Of the participants, 420 (72.7%) were female, 353 (61.1%) lived alone, with the mean age of 81.3 years. InterRAI assessment loneliness (yes/no question) was 25.8% (n = 149), and the resident survey found that 37.4% (n = 216) feel lonely sometimes/often/always. Factors independently associated with interRAI loneliness included being widowed (adjusted OR 8.27; 95% confidence interval [CI] 4.15–16.48), being divorced/separated/never married (OR 4.76; 95% CI 2.15–10.54), poor/fair quality of life (OR 3.37; 95% CI 1.43–7.94), moving to an RV to gain more social connections (OR 1.55; 95% CI 0.99–2.43), and depression risk (medium risk: OR 2.58, 95% CI 1.53–4.35; high risk: OR 4.20, 95% CI 1.47–11.95).
A considerable proportion of older people living in RVs reported feelings of loneliness, particularly those who were without partners, at risk of depression and decreased quality of life and those who had moved into RVs to increase social connections. Early identification of factors for loneliness in RV residents could support interventions to improve quality of life and positively impact RV resident health and well-being.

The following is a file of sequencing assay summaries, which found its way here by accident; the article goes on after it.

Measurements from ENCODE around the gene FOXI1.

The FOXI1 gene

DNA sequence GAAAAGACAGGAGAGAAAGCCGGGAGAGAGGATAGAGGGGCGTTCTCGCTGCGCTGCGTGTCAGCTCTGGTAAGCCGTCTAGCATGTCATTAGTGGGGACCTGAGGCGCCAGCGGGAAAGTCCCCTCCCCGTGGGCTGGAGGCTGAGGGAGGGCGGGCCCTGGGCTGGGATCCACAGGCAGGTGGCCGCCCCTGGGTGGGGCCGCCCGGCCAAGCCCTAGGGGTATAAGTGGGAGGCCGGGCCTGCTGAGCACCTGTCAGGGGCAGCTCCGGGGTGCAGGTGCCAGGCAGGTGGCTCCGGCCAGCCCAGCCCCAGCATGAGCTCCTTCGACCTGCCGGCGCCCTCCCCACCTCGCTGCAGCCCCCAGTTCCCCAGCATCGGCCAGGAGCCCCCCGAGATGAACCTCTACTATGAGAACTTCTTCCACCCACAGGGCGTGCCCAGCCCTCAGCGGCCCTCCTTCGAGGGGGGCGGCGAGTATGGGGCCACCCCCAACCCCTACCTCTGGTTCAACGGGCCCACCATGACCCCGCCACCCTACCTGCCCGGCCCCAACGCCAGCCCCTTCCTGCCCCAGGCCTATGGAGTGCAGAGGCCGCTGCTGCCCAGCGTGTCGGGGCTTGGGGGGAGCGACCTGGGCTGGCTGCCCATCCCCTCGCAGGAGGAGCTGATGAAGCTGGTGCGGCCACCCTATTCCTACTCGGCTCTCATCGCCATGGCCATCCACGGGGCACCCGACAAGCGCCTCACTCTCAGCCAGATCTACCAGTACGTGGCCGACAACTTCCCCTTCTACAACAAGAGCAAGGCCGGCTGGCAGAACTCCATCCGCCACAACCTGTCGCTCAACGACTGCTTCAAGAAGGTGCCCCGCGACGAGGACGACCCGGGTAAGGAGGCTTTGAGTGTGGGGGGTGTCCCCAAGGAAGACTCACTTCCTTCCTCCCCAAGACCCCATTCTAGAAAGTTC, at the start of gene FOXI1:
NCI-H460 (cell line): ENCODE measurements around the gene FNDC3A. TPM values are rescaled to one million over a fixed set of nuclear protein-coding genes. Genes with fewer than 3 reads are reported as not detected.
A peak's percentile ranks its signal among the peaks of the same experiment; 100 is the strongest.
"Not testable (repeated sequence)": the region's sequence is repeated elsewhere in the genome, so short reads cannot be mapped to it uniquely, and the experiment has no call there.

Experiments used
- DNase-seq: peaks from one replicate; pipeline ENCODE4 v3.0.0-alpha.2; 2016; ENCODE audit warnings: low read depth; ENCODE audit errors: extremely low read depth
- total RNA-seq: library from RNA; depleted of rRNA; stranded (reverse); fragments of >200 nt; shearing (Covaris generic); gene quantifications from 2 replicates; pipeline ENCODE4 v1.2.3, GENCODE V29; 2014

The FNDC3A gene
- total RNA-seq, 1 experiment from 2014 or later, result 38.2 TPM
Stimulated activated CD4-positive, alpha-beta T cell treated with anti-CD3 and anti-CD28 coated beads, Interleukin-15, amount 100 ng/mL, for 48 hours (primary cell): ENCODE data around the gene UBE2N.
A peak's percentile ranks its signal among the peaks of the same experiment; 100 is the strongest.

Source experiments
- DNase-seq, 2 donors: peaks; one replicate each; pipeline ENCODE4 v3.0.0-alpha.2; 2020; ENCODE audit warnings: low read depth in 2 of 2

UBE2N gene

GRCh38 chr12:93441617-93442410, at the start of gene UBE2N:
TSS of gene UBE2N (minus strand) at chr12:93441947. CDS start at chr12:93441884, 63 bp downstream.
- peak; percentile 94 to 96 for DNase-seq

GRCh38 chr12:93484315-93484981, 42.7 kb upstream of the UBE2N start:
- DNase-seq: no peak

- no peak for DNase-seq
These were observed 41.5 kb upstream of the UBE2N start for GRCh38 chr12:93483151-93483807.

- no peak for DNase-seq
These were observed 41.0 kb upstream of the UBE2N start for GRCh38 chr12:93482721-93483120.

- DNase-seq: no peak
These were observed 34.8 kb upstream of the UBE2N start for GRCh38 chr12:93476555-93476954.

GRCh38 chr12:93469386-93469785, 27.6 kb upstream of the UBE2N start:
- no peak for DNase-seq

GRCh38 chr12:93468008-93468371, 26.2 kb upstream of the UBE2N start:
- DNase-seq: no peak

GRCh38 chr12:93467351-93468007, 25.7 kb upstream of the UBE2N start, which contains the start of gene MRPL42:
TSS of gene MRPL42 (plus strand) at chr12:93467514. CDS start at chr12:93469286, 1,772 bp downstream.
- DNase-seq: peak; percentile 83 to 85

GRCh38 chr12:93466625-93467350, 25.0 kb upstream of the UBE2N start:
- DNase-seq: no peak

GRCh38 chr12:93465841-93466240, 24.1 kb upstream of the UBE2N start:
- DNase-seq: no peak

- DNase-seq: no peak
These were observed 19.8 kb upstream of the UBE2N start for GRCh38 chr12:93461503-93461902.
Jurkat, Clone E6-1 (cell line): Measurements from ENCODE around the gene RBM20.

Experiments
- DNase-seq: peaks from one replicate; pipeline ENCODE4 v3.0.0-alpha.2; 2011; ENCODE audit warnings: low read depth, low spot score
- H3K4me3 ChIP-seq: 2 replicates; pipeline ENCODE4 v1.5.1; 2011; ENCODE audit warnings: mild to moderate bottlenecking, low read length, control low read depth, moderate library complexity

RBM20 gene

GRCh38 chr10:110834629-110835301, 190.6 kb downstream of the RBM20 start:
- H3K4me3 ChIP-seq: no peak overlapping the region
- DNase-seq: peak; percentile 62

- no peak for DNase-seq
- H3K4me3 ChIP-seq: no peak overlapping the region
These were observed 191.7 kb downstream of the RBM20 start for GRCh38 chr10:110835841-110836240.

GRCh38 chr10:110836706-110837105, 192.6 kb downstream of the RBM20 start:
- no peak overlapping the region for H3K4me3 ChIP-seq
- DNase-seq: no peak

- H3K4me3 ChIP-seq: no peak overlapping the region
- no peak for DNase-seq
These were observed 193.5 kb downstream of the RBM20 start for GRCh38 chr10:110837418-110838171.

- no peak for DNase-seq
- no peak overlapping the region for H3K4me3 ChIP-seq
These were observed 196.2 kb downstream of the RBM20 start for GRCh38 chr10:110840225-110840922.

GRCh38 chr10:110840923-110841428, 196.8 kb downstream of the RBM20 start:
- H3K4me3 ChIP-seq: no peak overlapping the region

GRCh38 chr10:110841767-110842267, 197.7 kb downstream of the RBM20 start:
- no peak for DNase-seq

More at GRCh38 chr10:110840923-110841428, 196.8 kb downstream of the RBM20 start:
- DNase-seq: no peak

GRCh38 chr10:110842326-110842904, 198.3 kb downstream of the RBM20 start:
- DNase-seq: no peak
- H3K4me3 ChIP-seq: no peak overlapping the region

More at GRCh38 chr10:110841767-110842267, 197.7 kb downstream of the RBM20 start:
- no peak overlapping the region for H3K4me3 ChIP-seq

This study tested whether the association between interparental conflict and adolescent externalizing symptoms was moderated by a polygenic composite indexing low dopamine activity (i.e., 7-repeat allele of DRD4; Val alleles of COMT; 10-repeat variants of DAT1) in a sample of seventh-grade adolescents (Mean age = 13.0 years) and their parents. Using a longitudinal, autoregressive design, observational assessments of interparental conflict at Wave 1 predicted increases in a multi-informant measurement of youth externalizing symptoms 2 years later at Wave 3 only for children who were high on the hypodopaminergic composite. Moderation was expressed in a “for better” or “for worse” form hypothesized by differential susceptibility theory. Thus, children high on the dopaminergic composite experienced more externalizing problems than their peers when faced with more destructive conflicts but also fewer externalizing problems when exposed to more constructive interparental conflicts. Mediated moderation findings indicated that adolescent reports of their emotional insecurity in the interparental relationship partially explained the greater genetic susceptibility experienced by these children. More specifically, the dopamine composite moderated the association between Wave 1 interparental conflict and emotional insecurity 1 year later at Wave 2 in the same “for better” or “for worse” pattern as externalizing symptoms. Adolescent insecurity at Wave 2, in turn, predicted their greater externalizing symptoms 1 year later at Wave 3. Post hoc analyses further revealed that the 7-repeat allele of the dopamine receptor D4 (DRD4) gene was the primary source of plasticity in the polygenic composite. Results are discussed as to how they advance process-oriented Gene x Environment models of emotion regulation.